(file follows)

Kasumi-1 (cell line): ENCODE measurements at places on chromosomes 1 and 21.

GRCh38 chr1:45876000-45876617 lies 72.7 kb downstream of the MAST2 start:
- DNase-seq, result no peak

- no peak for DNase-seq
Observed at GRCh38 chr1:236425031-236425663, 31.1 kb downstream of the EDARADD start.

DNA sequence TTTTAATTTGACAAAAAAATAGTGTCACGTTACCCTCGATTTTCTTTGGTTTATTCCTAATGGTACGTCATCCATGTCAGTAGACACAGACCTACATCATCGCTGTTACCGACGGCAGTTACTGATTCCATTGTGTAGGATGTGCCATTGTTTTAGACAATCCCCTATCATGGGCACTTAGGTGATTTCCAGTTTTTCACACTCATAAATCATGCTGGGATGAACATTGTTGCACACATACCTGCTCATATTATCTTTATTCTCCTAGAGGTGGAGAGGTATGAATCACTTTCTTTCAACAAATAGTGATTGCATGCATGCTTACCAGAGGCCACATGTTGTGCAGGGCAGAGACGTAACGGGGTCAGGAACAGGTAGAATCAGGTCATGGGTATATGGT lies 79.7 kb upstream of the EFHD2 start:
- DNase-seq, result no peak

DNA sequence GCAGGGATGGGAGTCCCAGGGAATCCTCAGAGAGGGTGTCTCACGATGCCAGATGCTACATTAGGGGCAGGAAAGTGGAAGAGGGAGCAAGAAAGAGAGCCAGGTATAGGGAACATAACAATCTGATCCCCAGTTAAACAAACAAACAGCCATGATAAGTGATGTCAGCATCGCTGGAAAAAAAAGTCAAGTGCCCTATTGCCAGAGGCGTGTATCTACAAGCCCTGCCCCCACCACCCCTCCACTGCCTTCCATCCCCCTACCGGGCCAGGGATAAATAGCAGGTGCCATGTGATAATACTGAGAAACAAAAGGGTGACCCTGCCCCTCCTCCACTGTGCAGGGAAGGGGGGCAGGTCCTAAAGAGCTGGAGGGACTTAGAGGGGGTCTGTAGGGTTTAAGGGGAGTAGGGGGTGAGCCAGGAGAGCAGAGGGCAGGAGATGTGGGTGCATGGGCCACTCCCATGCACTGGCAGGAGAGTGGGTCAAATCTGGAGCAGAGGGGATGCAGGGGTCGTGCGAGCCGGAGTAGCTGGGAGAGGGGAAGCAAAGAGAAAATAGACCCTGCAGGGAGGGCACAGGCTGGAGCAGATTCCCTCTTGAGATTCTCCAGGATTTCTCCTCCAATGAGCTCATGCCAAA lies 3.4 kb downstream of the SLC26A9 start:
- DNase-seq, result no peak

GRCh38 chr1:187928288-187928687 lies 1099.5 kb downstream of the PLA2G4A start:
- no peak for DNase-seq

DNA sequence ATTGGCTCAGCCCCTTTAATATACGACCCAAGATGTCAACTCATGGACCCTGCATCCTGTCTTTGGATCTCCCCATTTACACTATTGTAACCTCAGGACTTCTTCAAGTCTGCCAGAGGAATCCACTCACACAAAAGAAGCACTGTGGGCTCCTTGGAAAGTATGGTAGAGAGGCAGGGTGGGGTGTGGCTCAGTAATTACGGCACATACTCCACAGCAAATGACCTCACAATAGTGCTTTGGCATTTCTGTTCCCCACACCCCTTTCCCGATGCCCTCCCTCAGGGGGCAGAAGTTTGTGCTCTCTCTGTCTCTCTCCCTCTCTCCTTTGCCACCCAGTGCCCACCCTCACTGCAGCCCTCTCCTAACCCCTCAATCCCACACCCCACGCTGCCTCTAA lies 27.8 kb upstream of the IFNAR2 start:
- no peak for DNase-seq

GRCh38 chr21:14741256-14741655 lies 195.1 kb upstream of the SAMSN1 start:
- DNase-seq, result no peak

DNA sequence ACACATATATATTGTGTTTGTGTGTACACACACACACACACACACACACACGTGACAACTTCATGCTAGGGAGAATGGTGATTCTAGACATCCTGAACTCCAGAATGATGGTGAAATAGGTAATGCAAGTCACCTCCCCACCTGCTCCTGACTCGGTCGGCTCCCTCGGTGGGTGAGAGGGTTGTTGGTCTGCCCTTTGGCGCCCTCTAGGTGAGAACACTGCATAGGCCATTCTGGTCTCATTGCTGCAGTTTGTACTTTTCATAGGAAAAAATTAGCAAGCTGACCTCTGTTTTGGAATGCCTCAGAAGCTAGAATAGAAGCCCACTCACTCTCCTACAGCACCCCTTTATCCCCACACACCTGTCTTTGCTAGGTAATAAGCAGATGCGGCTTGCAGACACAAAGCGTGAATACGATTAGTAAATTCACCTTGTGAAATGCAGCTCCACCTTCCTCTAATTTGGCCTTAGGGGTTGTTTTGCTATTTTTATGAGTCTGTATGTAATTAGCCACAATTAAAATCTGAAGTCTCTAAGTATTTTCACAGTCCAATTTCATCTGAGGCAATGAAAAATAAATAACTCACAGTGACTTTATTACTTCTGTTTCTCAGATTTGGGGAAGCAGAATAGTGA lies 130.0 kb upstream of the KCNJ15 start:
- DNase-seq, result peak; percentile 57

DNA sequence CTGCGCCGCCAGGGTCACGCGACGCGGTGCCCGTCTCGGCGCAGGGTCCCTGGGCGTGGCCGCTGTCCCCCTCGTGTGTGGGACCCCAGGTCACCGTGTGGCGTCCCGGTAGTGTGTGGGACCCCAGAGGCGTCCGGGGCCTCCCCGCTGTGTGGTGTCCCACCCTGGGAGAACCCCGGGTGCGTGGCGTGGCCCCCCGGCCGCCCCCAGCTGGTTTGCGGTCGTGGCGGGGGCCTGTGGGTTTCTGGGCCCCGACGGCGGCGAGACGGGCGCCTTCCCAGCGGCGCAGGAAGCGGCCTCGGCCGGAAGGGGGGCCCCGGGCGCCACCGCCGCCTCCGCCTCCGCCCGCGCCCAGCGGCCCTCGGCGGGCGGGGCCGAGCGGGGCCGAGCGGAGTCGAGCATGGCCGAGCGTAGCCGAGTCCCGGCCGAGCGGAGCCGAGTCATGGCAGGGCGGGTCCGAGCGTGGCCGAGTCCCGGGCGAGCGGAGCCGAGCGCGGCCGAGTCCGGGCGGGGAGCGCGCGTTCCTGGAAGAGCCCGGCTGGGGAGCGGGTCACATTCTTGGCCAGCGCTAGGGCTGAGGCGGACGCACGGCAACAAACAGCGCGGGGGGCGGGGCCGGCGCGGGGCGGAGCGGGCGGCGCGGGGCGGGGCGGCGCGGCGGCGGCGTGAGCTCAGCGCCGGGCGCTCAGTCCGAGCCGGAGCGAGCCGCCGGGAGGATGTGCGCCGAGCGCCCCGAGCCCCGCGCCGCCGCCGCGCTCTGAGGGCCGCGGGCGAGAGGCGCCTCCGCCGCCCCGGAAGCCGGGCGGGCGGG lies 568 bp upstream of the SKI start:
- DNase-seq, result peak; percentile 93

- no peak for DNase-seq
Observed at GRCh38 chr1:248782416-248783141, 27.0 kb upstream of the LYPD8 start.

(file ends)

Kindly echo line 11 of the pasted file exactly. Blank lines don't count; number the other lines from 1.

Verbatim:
- no peak for DNase-seq